One new studio creation is tacked on at the end — a particularly dumb «love rocker» titled 'Kari-Anne', which, unfortunately, is not a re-spelled cover of the Hollies' 'Carrie Ann', but an entirely new song that you can dedicate to your loved one only if you are living under highly strenuous social conditions; it boldly paves the way to Payne-era Asia, and how. My advice is to just ignore it and concentrate on the live show — or, better still, not concentrate on the live show either, be­cause there is honestly no need for this record unless you do research on Western cultural influ­ence on late-Soviet and post-Soviet Russia. In that respect, the decibels generated by a 40,000 strong Rus­sian crowd assembled from all corners of the SU are far more important here than the ones generated by this sad memento of mainstream Eighties' spirit.


  1. I was a bit surprised to read that there were overdubs on this particular release, because it still sounds quite thin. Particularly Downes. This makes it's clear that he needs his studio trickery if he's to sound anything more than generic. He started having a keyboard showcase in Yes and then would do one after "Cutting it Fine". Here, he does a nice job of turning "Video Killed the Radio Star" into an instrumental ballad. But then he just plays a few snippets of "After the War" and "The Heat Goes on", and he needs prerecorded backing tracks to do it (as he did, and would again, with "Cutting it Fine"). Some virtuoso.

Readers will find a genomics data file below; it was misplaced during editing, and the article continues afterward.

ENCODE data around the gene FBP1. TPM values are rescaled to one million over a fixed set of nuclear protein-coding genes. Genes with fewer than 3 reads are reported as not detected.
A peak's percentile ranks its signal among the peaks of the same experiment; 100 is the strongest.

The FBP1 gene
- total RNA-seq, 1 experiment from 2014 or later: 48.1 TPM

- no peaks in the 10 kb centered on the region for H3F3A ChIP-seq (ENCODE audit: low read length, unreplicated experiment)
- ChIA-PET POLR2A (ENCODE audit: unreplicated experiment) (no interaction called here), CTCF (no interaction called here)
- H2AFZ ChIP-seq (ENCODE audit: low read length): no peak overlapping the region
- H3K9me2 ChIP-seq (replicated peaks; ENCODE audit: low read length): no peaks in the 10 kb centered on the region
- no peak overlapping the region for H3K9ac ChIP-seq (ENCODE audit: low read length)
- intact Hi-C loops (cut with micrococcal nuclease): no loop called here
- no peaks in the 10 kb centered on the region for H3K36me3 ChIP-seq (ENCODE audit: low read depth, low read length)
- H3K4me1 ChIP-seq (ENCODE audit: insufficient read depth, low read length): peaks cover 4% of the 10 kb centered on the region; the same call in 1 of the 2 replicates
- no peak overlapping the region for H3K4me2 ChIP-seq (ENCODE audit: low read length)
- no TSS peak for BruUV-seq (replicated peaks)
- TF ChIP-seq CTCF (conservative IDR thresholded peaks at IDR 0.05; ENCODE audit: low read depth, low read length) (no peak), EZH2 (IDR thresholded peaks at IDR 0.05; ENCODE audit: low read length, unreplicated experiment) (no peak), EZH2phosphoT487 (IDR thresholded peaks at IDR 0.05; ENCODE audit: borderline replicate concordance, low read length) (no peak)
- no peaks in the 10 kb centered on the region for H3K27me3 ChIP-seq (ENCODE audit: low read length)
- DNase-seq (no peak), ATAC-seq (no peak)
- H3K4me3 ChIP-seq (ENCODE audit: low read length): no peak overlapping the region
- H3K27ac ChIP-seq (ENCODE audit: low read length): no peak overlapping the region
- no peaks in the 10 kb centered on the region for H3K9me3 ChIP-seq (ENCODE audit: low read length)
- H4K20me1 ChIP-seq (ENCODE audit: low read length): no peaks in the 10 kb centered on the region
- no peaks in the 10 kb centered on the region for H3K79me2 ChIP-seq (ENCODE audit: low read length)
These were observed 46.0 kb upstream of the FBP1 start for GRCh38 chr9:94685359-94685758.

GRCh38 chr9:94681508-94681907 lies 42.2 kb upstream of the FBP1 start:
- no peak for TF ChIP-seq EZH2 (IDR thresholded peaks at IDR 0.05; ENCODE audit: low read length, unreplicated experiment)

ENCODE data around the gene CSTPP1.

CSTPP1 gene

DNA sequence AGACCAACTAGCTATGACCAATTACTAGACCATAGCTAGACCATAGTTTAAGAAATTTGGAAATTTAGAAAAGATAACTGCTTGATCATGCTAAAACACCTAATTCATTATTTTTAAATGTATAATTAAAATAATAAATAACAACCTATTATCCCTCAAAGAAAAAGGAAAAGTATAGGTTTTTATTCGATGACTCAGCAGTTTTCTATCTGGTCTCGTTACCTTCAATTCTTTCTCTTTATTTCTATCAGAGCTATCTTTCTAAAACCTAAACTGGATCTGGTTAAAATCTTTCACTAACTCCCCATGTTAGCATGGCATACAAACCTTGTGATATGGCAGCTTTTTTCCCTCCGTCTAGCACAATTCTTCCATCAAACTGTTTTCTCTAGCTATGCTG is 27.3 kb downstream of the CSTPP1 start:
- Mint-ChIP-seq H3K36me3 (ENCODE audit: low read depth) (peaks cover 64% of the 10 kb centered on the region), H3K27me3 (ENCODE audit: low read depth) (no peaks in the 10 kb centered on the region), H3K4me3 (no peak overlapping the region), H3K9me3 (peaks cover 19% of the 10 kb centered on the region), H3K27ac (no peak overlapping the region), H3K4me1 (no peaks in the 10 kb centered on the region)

And Pat Thrall might have been Asia's worst guitarist ever. The guy is a hack. All he wants to do is 70's type shredding, whether it's called for or not, like trying to rip up "The Smile Has Left Your Eyes."
    No subtlety or variation in guitar sound at all. Glad he didn't last beyond the tour.

    The setlist is pretty good, I agree. The King Crimson songs, although simplified (Thrall trying Fripp's parts? I don't think so!) "Kari-Anne" (actually a product of the same sessions that produced "Summer (Can't Last Too Long)") is a throwaway.

    I have the same edition that you do, although later ones leave out "Kari-Anne" and include "Wildest Dreams", "Days Like These" and "Praying for a Miracle", and, another big surprise, a version of U.K.'s "Rendezvous 6:02."

    From their "official bootleg" series, the first show from the tour has surfaced. It was recorded live in a TV studio in Nottingham for a video called "Andromeda". The CD is only a full notches above bootleg sound, and the lack of overdubs is apparent, particularly on synths and backing vocals. The best moment there is a simplified version of "..Smile..", with just Wetton's acoustic guitar and a synth. Thrall stays out of the way, which is what one wishes had had done a lot more of.

  2. Poor George will never admit in this life that he actually LOVES Uriah Heep. Heep may be his favorite band. And he doesn't understand why. It's ok, George, most Heep fan's can't put their finger on it either, but it's something like this: I don't know what I saw in her but, damn, I'll never for get that one night we spent in the backseat as long as I live. Then you badmouth her to your friends, but you know...oh you know... it was the best you ever had.